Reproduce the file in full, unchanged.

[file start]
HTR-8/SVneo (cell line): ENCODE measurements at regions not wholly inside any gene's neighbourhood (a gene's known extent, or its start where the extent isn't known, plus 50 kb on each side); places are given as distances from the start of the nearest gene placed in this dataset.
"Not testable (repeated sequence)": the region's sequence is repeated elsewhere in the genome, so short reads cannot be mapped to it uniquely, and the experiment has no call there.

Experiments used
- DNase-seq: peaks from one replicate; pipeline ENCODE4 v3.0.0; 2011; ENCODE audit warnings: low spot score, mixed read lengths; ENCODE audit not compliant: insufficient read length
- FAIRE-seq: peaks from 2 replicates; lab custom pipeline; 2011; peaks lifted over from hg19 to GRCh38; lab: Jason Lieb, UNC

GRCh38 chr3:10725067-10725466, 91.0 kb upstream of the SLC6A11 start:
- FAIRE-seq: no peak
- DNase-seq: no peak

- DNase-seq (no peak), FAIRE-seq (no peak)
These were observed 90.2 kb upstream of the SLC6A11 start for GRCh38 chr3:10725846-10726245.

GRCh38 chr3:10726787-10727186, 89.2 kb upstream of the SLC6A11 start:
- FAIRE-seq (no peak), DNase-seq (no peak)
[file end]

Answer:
HTR-8/SVneo (cell line): ENCODE measurements at regions not wholly inside any gene's neighbourhood (a gene's known extent, or its start where the extent isn't known, plus 50 kb on each side); places are given as distances from the start of the nearest gene placed in this dataset.
"Not testable (repeated sequence)": the region's sequence is repeated elsewhere in the genome, so short reads cannot be mapped to it uniquely, and the experiment has no call there.

Experiments used
- DNase-seq: peaks from one replicate; pipeline ENCODE4 v3.0.0; 2011; ENCODE audit warnings: low spot score, mixed read lengths; ENCODE audit not compliant: insufficient read length
- FAIRE-seq: peaks from 2 replicates; lab custom pipeline; 2011; peaks lifted over from hg19 to GRCh38; lab: Jason Lieb, UNC

GRCh38 chr3:10725067-10725466, 91.0 kb upstream of the SLC6A11 start:
- FAIRE-seq: no peak
- DNase-seq: no peak

- DNase-seq (no peak), FAIRE-seq (no peak)
These were observed 90.2 kb upstream of the SLC6A11 start for GRCh38 chr3:10725846-10726245.

GRCh38 chr3:10726787-10727186, 89.2 kb upstream of the SLC6A11 start:
- FAIRE-seq (no peak), DNase-seq (no peak)